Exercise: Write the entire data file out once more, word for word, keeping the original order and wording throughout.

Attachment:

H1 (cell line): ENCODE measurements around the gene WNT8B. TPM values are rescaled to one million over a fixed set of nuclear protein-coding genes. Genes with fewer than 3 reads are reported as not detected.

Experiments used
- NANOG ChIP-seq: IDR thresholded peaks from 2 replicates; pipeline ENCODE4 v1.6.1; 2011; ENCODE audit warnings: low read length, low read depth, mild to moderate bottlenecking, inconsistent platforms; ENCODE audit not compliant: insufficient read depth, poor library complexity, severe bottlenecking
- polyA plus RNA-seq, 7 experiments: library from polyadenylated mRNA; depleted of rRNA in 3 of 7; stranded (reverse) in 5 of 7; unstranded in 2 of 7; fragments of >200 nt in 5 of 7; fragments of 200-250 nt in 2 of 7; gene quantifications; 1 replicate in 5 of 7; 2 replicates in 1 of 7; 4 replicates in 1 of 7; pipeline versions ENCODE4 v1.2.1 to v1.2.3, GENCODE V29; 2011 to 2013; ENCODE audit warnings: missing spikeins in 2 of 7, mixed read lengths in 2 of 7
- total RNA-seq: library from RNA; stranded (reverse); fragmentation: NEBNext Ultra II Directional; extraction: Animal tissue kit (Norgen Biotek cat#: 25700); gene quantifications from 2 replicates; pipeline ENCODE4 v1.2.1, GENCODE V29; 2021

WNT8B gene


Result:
H1 (cell line): ENCODE measurements around the gene WNT8B. TPM values are rescaled to one million over a fixed set of nuclear protein-coding genes. Genes with fewer than 3 reads are reported as not detected.

Experiments used
- NANOG ChIP-seq: IDR thresholded peaks from 2 replicates; pipeline ENCODE4 v1.6.1; 2011; ENCODE audit warnings: low read length, low read depth, mild to moderate bottlenecking, inconsistent platforms; ENCODE audit not compliant: insufficient read depth, poor library complexity, severe bottlenecking
- polyA plus RNA-seq, 7 experiments: library from polyadenylated mRNA; depleted of rRNA in 3 of 7; stranded (reverse) in 5 of 7; unstranded in 2 of 7; fragments of >200 nt in 5 of 7; fragments of 200-250 nt in 2 of 7; gene quantifications; 1 replicate in 5 of 7; 2 replicates in 1 of 7; 4 replicates in 1 of 7; pipeline versions ENCODE4 v1.2.1 to v1.2.3, GENCODE V29; 2011 to 2013; ENCODE audit warnings: missing spikeins in 2 of 7, mixed read lengths in 2 of 7
- total RNA-seq: library from RNA; stranded (reverse); fragmentation: NEBNext Ultra II Directional; extraction: Animal tissue kit (Norgen Biotek cat#: 25700); gene quantifications from 2 replicates; pipeline ENCODE4 v1.2.1, GENCODE V29; 2021

WNT8B gene